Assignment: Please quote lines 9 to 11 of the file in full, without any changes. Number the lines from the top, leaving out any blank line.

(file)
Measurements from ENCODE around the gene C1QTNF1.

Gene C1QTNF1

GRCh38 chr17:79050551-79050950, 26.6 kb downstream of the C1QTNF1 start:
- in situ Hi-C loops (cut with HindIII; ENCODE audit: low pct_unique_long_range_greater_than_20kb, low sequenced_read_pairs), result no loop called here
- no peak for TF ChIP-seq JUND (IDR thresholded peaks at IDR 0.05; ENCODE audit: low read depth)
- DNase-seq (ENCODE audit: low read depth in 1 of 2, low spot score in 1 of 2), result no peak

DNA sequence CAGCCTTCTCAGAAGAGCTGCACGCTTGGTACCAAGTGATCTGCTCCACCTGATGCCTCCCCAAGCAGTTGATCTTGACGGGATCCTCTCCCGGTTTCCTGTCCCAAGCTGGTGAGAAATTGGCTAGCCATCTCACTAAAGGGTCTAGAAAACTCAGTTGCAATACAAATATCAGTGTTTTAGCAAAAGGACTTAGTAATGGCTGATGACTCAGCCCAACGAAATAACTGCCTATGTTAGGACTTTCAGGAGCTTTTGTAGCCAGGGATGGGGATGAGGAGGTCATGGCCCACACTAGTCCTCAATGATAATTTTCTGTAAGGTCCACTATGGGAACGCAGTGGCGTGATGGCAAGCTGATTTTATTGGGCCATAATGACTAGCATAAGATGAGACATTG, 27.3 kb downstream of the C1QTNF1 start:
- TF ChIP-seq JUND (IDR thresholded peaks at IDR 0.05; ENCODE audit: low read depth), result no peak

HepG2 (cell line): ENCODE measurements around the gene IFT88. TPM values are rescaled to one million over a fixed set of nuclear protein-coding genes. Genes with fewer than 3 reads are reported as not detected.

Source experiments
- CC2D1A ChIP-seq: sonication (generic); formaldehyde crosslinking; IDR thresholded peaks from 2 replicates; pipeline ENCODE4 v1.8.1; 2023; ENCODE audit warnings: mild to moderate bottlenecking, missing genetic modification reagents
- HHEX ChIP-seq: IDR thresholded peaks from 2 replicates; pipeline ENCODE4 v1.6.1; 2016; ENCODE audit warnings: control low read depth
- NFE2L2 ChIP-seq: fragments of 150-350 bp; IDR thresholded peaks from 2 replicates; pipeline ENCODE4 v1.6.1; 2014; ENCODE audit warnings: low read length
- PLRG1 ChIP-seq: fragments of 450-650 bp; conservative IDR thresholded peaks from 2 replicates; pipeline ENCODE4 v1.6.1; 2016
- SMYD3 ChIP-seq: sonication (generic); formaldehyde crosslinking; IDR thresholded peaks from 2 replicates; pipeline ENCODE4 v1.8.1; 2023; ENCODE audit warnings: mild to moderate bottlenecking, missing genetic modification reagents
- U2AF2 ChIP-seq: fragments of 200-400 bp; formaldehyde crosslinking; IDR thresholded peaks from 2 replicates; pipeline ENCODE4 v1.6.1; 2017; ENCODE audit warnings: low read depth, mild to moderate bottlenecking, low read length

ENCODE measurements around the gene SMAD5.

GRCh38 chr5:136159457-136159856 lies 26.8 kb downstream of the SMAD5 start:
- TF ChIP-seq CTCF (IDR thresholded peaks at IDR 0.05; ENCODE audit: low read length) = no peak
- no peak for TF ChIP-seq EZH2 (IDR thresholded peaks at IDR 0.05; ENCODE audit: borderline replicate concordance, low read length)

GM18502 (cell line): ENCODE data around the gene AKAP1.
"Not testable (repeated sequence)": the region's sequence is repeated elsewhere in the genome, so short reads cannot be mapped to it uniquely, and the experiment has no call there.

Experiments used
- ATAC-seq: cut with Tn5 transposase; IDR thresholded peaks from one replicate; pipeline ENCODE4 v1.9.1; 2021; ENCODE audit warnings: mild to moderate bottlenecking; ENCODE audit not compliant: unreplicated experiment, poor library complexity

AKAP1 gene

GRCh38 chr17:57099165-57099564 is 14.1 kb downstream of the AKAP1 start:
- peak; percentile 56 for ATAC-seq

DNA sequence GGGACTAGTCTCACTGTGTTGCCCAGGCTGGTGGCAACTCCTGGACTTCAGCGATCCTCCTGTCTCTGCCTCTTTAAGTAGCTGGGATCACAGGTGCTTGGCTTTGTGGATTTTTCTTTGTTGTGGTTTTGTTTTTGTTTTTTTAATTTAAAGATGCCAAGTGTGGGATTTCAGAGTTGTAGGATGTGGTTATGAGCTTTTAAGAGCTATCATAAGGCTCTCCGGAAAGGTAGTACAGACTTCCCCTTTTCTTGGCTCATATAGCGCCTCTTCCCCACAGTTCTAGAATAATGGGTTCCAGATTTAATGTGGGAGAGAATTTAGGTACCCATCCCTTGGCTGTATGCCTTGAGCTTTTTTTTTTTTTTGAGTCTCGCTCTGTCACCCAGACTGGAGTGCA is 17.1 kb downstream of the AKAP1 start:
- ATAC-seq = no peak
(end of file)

HepG2 (cell line): ENCODE measurements around the gene IFT88. TPM values are rescaled to one million over a fixed set of nuclear protein-coding genes. Genes with fewer than 3 reads are reported as not detected.

Source experiments
- CC2D1A ChIP-seq: sonication (generic); formaldehyde crosslinking; IDR thresholded peaks from 2 replicates; pipeline ENCODE4 v1.8.1; 2023; ENCODE audit warnings: mild to moderate bottlenecking, missing genetic modification reagents